Probably why the books don’t balance. There is a big difference between average and uniform. A uniform forcing could be usefully averaged. An average force is meaningless without knowing where and how it is applied.

      • Indeed they don’t balance, because there is a debt called ocean heat content that will get paid back too, but at the moment that debt is growing with a deficit caused by fossil fuel burning minus the amount of warming we have paid with so far. In the end, to continue this analogy, we are buying our fossil fuel burning with our global warming. Is it worth it when other forms of energy don’t impose such a cost?

      • I might add that the positive feedback including water vapor is the interest rate that nature has imposed for this.

      • JimD, “I might add that the positive feedback including water vapor is the interest rate that nature has imposed for this.” You mean the positive feedback with negative impact :) I believe there has been some research on soils, wet and dry. For some reason the spectrum of dry soils is stronger in the CO2 spectrum than wet soils, something about notches. So a dry sandy soil with low carbon content emits more energy in the bandwidth absorbed by CO2. A wet surface would emit more energy in the “window” notch of the spectrum.

        Since the “average” impact of concern is at the surface, not the ERL, the emission spectrum of surface materials, not the “average” albedo should be considered.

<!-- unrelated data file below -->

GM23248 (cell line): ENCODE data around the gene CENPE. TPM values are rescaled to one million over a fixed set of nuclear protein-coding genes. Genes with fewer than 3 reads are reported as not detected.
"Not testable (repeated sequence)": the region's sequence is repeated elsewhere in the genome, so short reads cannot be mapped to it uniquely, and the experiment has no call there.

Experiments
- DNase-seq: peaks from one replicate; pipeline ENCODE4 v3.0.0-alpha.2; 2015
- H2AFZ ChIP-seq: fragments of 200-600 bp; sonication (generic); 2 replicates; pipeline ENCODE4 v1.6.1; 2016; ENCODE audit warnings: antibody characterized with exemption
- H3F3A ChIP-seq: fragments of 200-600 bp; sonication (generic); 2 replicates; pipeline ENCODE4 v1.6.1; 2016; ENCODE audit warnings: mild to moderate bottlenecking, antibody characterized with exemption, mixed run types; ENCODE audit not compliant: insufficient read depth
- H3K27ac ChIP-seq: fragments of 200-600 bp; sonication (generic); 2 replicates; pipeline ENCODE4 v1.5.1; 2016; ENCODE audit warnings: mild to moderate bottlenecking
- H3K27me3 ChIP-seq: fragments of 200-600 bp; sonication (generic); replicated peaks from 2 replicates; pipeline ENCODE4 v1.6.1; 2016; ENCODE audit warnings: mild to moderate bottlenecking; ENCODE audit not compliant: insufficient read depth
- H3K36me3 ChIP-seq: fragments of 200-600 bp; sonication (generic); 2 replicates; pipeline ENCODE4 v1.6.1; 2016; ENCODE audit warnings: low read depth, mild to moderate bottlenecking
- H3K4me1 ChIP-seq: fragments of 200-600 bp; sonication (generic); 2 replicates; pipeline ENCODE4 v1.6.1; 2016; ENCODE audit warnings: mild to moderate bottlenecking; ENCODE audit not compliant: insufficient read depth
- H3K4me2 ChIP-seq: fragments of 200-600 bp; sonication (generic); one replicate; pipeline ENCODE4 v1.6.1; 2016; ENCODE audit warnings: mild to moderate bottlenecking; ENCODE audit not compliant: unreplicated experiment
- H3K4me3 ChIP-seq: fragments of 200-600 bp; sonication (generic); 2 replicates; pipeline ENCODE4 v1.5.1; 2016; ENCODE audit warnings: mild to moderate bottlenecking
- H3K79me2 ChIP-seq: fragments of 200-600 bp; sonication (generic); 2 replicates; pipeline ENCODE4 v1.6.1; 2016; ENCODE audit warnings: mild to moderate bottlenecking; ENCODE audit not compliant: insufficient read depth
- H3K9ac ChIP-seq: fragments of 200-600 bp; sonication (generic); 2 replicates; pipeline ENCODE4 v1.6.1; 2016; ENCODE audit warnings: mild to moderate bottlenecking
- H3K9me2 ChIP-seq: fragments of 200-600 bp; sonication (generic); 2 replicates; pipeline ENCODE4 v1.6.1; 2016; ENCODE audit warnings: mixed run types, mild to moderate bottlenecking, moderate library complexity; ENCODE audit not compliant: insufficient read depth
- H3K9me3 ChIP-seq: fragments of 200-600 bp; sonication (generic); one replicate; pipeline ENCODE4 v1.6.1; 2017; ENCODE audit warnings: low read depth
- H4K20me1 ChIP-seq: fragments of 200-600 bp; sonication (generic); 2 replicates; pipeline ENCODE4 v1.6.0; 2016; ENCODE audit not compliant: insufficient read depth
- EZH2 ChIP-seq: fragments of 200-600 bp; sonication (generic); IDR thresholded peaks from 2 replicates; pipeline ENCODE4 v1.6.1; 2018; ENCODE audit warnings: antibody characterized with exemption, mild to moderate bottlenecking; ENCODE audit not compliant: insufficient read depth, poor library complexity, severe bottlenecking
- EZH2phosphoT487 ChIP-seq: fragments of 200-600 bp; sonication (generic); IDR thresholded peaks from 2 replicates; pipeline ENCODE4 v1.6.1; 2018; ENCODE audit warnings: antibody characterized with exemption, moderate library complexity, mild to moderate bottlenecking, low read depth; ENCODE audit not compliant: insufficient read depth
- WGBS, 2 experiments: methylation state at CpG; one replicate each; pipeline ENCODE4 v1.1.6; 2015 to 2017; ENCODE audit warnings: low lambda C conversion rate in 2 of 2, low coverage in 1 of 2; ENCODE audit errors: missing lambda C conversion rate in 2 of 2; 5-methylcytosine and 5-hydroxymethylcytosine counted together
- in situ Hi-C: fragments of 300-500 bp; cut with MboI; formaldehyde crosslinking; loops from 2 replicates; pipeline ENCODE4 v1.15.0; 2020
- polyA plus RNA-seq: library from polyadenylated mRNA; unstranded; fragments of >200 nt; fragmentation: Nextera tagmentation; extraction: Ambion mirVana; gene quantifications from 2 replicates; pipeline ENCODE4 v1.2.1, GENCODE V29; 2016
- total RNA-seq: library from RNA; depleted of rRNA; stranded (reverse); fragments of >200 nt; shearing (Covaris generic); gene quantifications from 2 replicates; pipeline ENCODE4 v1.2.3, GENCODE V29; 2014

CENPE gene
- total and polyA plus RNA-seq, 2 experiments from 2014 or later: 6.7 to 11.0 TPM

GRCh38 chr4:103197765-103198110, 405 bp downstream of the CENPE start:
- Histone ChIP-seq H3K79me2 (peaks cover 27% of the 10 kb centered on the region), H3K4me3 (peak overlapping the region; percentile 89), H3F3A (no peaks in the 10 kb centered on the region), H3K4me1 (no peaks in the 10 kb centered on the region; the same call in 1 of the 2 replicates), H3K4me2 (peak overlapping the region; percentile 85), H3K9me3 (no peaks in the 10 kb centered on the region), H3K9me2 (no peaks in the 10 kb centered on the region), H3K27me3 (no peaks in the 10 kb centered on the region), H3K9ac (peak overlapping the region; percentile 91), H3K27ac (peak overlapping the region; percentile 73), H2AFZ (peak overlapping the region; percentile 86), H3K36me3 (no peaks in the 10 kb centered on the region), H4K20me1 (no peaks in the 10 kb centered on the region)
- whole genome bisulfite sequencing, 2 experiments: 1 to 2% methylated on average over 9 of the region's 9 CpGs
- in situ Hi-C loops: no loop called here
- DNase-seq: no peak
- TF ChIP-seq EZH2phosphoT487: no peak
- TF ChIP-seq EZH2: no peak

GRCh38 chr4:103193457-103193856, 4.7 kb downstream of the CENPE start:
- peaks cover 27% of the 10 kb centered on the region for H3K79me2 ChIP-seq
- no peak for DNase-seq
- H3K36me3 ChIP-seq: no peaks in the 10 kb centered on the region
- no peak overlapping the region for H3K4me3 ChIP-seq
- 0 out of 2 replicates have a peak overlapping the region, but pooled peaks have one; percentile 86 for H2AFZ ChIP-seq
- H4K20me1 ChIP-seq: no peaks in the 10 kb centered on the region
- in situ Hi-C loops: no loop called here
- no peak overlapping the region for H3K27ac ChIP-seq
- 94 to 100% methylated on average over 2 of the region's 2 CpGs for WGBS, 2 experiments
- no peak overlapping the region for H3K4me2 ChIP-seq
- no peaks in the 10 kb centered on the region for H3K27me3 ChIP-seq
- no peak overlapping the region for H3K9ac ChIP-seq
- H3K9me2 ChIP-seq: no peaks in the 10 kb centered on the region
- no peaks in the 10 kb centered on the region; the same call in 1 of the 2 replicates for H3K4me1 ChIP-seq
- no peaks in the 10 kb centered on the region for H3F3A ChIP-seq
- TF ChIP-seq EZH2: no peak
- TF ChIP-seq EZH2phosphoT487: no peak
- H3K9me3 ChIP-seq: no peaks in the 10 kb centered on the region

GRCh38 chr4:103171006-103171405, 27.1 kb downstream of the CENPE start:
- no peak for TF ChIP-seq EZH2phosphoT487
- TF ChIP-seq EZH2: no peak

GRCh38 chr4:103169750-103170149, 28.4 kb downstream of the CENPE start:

Perhaps that is why local marshland and retention pond projects are recommended to offset UHI effect. I think Dr. Curry had a post on that which most radiant only affectionadoes pooh poohed. But do you really think a green painted asphalt slab has the same thermal impact as a field of clover? The “average” albedo would be the same.

        Maybe Dr. Curry should have a post on land use change again?

  92. Chief Hydrologist

    It is no coincidence that shifts in ocean and atmospheric indices occur at the same time as changes in the trajectory of global surface temperature. Our ‘interest is to understand – first the natural variability of climate – and then take it from there. So we were very excited when we realized a lot of changes in the past century from warmer to cooler and then back to warmer were all natural,’ Tsonis said.

    Four multi-decadal climate shifts were identified in the last century coinciding with changes in the surface temperature trajectory. Warming from 1909 to the mid 1940’s, cooling to the late 1970’s, warming to 1998 and declining since. The shifts are punctuated by extreme El Niño Southern Oscillation events. Fluctuations between La Niña and El Niño peak at these times and climate then settles into a damped oscillation. Until the next critical climate threshold – due perhaps in a decade or two if the recent past is any indication.